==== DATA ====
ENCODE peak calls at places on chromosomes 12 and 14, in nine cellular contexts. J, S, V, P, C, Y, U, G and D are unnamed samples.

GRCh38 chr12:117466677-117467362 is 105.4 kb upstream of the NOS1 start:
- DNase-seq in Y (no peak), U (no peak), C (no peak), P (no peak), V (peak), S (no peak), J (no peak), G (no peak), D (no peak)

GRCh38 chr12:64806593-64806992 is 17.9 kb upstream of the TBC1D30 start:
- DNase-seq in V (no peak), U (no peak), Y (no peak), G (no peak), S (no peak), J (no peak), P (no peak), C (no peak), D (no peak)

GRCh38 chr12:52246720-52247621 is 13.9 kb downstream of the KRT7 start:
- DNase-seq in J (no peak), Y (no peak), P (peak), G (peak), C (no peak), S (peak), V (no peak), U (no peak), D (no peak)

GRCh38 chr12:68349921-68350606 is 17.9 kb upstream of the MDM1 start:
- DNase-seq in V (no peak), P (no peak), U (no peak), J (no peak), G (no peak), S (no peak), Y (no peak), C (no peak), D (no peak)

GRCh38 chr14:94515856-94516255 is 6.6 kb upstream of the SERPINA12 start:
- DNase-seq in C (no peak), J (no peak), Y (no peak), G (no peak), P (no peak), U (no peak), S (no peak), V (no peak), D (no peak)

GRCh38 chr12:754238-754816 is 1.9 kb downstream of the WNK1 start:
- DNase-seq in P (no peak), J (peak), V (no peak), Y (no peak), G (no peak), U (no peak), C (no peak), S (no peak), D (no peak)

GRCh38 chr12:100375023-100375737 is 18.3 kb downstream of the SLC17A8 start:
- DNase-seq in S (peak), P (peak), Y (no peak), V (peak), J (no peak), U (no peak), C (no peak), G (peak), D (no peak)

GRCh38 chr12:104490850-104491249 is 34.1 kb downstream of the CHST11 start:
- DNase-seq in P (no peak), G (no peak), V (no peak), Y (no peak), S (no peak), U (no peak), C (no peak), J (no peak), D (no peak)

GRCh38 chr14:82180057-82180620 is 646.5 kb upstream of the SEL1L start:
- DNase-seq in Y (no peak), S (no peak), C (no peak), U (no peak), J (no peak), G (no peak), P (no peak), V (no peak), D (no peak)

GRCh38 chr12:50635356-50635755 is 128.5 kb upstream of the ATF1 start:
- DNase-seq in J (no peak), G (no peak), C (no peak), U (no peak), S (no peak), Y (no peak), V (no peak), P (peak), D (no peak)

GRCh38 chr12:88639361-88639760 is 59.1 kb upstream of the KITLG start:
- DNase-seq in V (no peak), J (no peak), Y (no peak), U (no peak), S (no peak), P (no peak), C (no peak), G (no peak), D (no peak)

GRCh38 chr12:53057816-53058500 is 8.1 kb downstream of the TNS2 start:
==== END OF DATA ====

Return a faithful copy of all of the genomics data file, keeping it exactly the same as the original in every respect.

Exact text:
ENCODE peak calls at places on chromosomes 12 and 14, in nine cellular contexts. J, S, V, P, C, Y, U, G and D are unnamed samples.

GRCh38 chr12:117466677-117467362 is 105.4 kb upstream of the NOS1 start:
- DNase-seq in Y (no peak), U (no peak), C (no peak), P (no peak), V (peak), S (no peak), J (no peak), G (no peak), D (no peak)

GRCh38 chr12:64806593-64806992 is 17.9 kb upstream of the TBC1D30 start:
- DNase-seq in V (no peak), U (no peak), Y (no peak), G (no peak), S (no peak), J (no peak), P (no peak), C (no peak), D (no peak)

GRCh38 chr12:52246720-52247621 is 13.9 kb downstream of the KRT7 start:
- DNase-seq in J (no peak), Y (no peak), P (peak), G (peak), C (no peak), S (peak), V (no peak), U (no peak), D (no peak)

GRCh38 chr12:68349921-68350606 is 17.9 kb upstream of the MDM1 start:
- DNase-seq in V (no peak), P (no peak), U (no peak), J (no peak), G (no peak), S (no peak), Y (no peak), C (no peak), D (no peak)

GRCh38 chr14:94515856-94516255 is 6.6 kb upstream of the SERPINA12 start:
- DNase-seq in C (no peak), J (no peak), Y (no peak), G (no peak), P (no peak), U (no peak), S (no peak), V (no peak), D (no peak)

GRCh38 chr12:754238-754816 is 1.9 kb downstream of the WNK1 start:
- DNase-seq in P (no peak), J (peak), V (no peak), Y (no peak), G (no peak), U (no peak), C (no peak), S (no peak), D (no peak)

GRCh38 chr12:100375023-100375737 is 18.3 kb downstream of the SLC17A8 start:
- DNase-seq in S (peak), P (peak), Y (no peak), V (peak), J (no peak), U (no peak), C (no peak), G (peak), D (no peak)

GRCh38 chr12:104490850-104491249 is 34.1 kb downstream of the CHST11 start:
- DNase-seq in P (no peak), G (no peak), V (no peak), Y (no peak), S (no peak), U (no peak), C (no peak), J (no peak), D (no peak)

GRCh38 chr14:82180057-82180620 is 646.5 kb upstream of the SEL1L start:
- DNase-seq in Y (no peak), S (no peak), C (no peak), U (no peak), J (no peak), G (no peak), P (no peak), V (no peak), D (no peak)

GRCh38 chr12:50635356-50635755 is 128.5 kb upstream of the ATF1 start:
- DNase-seq in J (no peak), G (no peak), C (no peak), U (no peak), S (no peak), Y (no peak), V (no peak), P (peak), D (no peak)

GRCh38 chr12:88639361-88639760 is 59.1 kb upstream of the KITLG start:
- DNase-seq in V (no peak), J (no peak), Y (no peak), U (no peak), S (no peak), P (no peak), C (no peak), G (no peak), D (no peak)

GRCh38 chr12:53057816-53058500 is 8.1 kb downstream of the TNS2 start: